Aaron Douglas, From Slavery through Reconstruction, 1934

Aaron Douglas (May 26, 1899-February 3, 1979) was a painter and art instructor. Douglas was a leading artistic member of the Harlem Renaissance in the 1920s and 1930s. His artworks often contain Afrocentric imagery and address issues related to racial issues in the United States.

Aaron Douglas

Aaron Douglas

Douglas was born in Topeka, Kansas. He received a BFA from the University of Kansas, Lincoln. He later worked for two years as a high school art teacher in Kansas City, Missouri. In 1925, he moved to New York City and became part of the vigorous art and literature scene in Harlem. While at Harlem, Douglas created illustrations for magazines such as Opportunity and The Crisis, which was the journal published by the NAACP. He eventually gained a commission to illustrate an anthology of writing by Alain Locke, titled The New Negro. Douglas had become part of the growing movement for civil rights and the autonomy of Black people in the United States. Some of his friends were W.E.B. DuBois, Wallace Thurman, and Langston Hughes. His artwork had begun to change at this time, from literal portrait works and domestic paintings to works that contained African imagery and references to civil rights. He used Synthetic Cubism and silhouettes for objects and figures, and concentric circles to create focal points.

In 1928, Douglas received a Barnes Foundation Fellowship in Philadelphia, Pennsylvania. During his time in Philadelphia, he studied African Art and various types of Modern Art. In 1930, he moved to Nashville, Tennessee, to create a series of murals for the Fisk University Library. He also completed mural commissions in Chicago, Illinois, and Greensboro, North Carolina during this period. In 1931, he moved to Paris, France, to attend the Académie Scandinave, where he studied painting and sculpture.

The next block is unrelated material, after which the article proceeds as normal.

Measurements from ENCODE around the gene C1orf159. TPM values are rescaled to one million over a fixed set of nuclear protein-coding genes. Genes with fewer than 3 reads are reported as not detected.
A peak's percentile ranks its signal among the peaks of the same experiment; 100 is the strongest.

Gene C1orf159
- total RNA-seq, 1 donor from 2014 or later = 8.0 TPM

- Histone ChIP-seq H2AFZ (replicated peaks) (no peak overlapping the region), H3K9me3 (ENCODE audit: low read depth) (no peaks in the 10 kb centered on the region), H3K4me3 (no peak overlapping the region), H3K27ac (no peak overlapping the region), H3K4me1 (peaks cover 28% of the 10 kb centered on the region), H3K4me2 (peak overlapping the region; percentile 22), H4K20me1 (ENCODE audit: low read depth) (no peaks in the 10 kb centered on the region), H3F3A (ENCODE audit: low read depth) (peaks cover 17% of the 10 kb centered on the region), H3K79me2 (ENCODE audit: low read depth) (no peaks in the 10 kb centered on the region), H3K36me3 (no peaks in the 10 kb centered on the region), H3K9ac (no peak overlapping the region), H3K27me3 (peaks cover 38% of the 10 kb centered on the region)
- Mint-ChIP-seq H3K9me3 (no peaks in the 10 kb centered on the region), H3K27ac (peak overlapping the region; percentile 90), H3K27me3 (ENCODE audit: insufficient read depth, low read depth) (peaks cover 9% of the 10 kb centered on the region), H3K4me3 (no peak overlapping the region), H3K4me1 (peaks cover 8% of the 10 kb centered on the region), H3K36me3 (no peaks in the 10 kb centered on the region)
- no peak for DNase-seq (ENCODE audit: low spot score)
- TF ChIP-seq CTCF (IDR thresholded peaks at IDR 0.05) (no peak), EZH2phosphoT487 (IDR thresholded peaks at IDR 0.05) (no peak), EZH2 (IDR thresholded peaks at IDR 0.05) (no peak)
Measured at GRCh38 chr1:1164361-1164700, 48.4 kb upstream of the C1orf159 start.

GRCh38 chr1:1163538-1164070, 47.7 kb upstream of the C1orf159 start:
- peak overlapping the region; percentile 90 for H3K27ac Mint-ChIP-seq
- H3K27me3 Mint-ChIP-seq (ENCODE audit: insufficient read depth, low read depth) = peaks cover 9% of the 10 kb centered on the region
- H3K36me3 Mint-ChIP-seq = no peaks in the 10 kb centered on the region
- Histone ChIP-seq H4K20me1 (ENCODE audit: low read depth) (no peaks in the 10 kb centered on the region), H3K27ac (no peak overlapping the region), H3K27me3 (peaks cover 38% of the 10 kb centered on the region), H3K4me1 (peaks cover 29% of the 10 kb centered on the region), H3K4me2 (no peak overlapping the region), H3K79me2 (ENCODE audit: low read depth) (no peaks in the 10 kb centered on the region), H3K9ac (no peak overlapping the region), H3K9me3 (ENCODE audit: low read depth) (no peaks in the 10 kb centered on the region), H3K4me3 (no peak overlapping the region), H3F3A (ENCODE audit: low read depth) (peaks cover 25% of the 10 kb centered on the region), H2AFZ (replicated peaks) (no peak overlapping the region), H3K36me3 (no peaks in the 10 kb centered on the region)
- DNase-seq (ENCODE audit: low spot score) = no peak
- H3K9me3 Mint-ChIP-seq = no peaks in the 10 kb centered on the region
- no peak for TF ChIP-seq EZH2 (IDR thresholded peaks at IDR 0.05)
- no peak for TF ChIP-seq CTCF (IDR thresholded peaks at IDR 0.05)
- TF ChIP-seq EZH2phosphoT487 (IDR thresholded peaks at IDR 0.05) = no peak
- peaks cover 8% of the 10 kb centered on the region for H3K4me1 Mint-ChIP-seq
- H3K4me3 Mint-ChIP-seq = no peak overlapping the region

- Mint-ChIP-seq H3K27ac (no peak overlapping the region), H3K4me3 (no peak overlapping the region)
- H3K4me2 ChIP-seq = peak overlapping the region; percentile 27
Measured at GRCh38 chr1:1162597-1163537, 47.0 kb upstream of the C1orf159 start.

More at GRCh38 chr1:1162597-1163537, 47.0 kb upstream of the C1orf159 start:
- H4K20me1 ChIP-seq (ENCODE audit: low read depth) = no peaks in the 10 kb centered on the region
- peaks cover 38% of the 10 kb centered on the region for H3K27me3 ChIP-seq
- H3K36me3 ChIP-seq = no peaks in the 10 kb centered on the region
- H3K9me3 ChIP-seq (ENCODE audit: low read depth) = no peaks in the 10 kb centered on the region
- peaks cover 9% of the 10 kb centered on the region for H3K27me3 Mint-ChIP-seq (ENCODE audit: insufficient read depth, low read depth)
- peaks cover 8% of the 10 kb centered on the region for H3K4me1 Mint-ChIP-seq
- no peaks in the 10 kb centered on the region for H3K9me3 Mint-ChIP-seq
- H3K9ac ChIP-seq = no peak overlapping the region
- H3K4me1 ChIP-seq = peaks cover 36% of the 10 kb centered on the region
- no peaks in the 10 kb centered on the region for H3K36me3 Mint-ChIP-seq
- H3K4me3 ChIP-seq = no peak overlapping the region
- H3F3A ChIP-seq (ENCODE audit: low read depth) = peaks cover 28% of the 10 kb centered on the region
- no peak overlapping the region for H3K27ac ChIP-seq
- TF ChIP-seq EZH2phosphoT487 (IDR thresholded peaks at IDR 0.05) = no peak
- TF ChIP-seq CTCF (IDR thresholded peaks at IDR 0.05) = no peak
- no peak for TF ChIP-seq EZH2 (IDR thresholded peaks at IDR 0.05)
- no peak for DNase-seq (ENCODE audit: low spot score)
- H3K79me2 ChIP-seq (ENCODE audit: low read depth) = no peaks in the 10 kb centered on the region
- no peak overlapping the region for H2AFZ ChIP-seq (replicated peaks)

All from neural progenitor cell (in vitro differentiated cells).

In the 1930s, Douglas moved back to Harlem and received some of his most significant commissions. The most important of these was his WPA commission to paint the mural series titled Aspects of Negro Life, for a branch of the New York Public Library. These murals are titled Song of the Towers, From Slavery through Reconstruction, An Idyll of the Deep South, and The Negro in an African Setting. The murals were completed in 1934. Soon after, in 1935, Douglas became the president of the Harlem Artists Guild. This organization created a network of artists in New York City to support the art of the Harlem Renaissance.

Click images to see larger slideshow view.

Douglas received his MA from Columbia University Teacher’s College in 1944. He then moved to Nashville, Tennessee to found and serve as the chairman of the art department at Fisk University. Douglas encouraged his students at Fisk to understand their heritage and to include African American history in their studies. After a very distinguished career, he retired from Fisk in 1966.

Douglas was one of the few artists during these years to employ African and African American imagery in artworks. He was a very influential mentor and teacher. He is now considered one of the greatest, most distinctive artists in U.S. history. He died in Nashville in 1979.

Here are a few more of his works.


Dr. Michael Faris is an artist, art educator, and art and civil rights advocate. Visit his website to view more of his work at www.michaelfarisart.com.

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